Israel’s First Moon Landing Mission Crashed

It was to be another space-related history made in a space (pun not intended) of two days. Prior to the simultaneous, worldwide revealing of the first ever image of a black hole, Israel’s moon lander was preparing for a historic touchdown on the moon with its $90 million Beresheet spacecraft. Beresheet which means genesis or in the beginning in Hebrew, was a product of SpaceIL, an Israeli not-for-profit organization, and took nearly a decade to developed.

The moon lander was delivered into space on SpaceX Falcon 9 rocket on February 21st and it gain entry into the Moon’s orbit last week. If it did land, it would have become the seventh country to orbit the Moon, the fourth nation to land on the Moon’s surface after the U.S., Soviet Union, and China, and the first privately funded lander on the Moon’s surface. Unfortunately, though, it didn’t.

Israel’s First Moon Landing Mission Crashed

The news of it preparing for the landing came in on the 9th after two months of space travel, but on the 11th, news emerged that Beresheet was lost, probably crashed into the crater-filled surface – possibly creating a new crater on it. All was good upon entry into the Moon’s orbit, but as the spacecraft was firing up the main engine to slow down the descent, an unknown failure struck that causes the engine to shut down.

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The mission team managed to get the engine back online, but somehow, they weren’t able to establish communication with the tiny robotic lander and after that, everything just went quiet. However, Beresheet did managed to send a couple of image of the sequence back to Earth, including a selfie with Israel’s flag and one final image of the lunar surface before misfortune struck.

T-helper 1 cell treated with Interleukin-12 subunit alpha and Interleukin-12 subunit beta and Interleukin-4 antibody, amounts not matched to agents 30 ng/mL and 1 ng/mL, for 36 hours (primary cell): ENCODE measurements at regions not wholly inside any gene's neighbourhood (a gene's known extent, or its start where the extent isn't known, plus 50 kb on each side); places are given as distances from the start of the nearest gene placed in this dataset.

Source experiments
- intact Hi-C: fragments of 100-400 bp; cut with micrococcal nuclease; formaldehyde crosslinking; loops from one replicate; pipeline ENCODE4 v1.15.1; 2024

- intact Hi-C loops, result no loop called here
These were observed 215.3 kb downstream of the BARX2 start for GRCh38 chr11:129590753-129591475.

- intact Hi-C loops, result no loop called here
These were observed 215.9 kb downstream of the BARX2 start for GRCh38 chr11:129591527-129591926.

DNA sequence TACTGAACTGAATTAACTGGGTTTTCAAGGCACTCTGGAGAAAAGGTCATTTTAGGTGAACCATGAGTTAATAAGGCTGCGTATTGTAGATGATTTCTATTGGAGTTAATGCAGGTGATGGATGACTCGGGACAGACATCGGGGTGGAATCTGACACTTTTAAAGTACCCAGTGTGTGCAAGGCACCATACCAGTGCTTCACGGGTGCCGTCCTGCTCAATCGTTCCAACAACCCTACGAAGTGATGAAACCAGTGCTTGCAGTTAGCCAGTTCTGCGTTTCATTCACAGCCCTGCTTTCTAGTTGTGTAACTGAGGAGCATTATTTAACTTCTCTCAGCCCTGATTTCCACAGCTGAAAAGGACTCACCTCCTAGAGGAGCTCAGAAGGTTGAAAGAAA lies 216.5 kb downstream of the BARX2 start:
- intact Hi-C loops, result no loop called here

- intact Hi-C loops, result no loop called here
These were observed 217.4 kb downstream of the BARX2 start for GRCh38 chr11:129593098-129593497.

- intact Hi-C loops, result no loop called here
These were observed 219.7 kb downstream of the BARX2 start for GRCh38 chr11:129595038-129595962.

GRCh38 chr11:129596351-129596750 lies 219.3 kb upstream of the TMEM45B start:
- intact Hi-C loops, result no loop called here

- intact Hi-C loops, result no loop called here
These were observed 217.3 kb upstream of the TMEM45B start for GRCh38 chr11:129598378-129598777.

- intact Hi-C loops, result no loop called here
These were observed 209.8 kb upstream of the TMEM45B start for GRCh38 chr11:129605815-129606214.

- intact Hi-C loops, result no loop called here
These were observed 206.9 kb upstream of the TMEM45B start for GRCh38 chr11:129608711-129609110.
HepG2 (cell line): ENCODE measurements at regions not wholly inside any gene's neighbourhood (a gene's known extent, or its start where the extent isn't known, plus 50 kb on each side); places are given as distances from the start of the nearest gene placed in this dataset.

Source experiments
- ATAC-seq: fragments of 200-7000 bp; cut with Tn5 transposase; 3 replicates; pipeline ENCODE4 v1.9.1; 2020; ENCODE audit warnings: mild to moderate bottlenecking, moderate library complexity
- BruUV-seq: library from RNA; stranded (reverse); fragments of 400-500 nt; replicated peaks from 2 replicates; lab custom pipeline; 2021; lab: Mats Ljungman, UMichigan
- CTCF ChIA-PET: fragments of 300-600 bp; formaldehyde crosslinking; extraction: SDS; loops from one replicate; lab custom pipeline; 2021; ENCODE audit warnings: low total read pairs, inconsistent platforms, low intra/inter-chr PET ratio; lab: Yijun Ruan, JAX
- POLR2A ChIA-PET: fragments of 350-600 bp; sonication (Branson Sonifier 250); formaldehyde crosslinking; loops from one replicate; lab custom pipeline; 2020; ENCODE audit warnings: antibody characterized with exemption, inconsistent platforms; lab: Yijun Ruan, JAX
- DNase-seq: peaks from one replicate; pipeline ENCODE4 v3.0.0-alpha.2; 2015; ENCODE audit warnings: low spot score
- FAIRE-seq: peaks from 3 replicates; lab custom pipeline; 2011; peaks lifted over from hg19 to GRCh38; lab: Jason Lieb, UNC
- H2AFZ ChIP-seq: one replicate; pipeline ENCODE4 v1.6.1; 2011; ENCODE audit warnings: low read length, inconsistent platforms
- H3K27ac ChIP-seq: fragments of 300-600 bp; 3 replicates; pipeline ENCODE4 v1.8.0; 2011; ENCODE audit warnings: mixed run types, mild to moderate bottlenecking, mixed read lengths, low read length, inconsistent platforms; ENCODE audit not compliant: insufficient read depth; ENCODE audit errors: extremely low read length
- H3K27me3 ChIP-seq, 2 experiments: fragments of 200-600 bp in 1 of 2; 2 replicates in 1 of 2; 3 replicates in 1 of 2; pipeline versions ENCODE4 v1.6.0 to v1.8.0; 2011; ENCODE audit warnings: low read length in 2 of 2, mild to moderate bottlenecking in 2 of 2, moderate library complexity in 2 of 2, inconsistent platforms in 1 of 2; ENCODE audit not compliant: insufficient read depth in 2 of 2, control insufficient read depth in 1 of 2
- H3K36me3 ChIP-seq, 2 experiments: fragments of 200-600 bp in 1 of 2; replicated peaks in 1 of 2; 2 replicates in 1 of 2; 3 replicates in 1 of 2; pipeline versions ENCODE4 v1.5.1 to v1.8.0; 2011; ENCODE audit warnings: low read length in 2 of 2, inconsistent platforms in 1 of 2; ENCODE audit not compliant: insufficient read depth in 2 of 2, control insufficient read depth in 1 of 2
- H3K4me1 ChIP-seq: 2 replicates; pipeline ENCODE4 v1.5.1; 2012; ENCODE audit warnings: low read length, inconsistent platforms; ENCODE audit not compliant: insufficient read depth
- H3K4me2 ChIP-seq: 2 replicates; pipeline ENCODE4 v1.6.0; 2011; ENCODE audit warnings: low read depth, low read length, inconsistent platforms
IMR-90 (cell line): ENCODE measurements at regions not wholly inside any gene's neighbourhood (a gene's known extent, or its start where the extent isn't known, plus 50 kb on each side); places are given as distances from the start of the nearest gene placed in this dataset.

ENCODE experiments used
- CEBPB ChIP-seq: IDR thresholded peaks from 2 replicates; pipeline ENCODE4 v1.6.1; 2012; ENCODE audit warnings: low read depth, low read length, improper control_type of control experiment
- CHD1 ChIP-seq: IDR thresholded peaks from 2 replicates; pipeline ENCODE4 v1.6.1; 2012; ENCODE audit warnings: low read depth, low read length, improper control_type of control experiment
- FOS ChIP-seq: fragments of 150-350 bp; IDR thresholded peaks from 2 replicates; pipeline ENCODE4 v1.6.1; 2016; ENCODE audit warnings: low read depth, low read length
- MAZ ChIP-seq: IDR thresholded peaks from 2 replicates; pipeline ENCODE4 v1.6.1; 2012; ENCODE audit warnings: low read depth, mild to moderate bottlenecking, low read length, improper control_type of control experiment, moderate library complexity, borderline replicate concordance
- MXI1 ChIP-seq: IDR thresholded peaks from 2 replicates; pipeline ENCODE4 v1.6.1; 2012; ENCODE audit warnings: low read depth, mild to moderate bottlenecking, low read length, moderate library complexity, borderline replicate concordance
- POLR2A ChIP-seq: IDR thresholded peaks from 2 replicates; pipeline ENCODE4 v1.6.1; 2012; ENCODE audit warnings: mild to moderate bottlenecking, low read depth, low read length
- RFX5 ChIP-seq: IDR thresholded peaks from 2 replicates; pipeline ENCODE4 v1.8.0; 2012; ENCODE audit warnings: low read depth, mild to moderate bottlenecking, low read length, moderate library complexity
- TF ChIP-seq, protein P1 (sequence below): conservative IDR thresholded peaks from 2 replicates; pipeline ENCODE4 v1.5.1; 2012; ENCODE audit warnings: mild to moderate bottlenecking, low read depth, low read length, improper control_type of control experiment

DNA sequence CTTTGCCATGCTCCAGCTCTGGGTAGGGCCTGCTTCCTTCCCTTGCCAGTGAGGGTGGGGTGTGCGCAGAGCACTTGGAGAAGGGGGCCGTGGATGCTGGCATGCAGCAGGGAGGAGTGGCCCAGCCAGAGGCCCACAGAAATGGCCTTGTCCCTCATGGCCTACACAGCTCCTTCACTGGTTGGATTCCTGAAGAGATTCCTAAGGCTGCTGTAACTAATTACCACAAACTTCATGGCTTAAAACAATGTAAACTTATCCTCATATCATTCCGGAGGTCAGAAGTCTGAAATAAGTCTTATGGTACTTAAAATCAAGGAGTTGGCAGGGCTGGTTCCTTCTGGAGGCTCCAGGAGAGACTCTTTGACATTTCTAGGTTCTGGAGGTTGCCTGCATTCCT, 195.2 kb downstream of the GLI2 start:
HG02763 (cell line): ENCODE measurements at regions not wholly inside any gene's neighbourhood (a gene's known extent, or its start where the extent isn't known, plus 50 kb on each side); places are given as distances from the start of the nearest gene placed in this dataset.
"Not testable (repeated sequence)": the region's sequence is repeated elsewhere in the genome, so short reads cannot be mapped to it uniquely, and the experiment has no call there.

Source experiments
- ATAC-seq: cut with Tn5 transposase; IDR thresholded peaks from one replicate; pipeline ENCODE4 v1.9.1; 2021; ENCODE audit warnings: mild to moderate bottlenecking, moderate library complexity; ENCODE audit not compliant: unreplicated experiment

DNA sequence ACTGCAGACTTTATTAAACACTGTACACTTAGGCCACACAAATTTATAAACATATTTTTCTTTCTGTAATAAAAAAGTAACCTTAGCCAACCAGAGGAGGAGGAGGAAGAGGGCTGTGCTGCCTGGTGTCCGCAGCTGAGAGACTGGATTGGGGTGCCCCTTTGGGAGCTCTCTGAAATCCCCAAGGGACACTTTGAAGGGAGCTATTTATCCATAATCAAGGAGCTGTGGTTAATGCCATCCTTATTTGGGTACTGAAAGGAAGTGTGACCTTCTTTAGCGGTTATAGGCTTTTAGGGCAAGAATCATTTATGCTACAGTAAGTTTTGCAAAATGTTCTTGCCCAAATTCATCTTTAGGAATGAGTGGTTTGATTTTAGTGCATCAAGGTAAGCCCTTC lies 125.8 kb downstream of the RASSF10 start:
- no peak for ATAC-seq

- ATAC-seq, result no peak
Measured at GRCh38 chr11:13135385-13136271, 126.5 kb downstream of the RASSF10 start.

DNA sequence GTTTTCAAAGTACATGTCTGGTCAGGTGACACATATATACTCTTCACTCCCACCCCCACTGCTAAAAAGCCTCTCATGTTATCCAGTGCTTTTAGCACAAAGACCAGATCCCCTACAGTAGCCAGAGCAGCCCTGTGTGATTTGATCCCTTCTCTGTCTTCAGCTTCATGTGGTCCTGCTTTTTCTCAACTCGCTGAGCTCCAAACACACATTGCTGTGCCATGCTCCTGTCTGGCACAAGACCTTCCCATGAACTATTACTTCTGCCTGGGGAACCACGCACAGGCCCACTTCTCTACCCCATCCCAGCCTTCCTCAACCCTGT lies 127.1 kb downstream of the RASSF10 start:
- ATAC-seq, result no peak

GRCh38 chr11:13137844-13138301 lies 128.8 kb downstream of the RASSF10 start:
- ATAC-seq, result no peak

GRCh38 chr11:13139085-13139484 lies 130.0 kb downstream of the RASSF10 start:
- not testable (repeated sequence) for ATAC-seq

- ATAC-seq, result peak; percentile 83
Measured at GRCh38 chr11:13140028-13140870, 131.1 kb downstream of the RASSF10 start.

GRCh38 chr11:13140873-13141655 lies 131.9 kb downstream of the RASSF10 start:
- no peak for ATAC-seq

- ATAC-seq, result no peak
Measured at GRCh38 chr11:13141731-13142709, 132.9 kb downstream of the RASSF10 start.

From what I read, it was presumed that the moon lander have crashed. But what I don’t understand was, if it managed to get the engine back up, it should have somehow cushioned the ‘crash’ and if so, it would probably had a very bad landing that knocked out the comms. Who knows? It may be more or less intact, right there on the lunar surface. Just that it can’t be linked up to the mission control. But that’s just me speculating as a layman. I mean, seriously, there’s no way anyone will know. It is not like flying to Mount Rushmore to see if Washington’s nose was chipped or not, right?

Anywho… if you are interested, there is a video of an overview of the mission plan of Beresheet. Spoiler alert: it is nothing like Star Trek. Not even remotely close.

Images: YouTube (SpaceIL).

Source: The Verge/Mother Nature Network.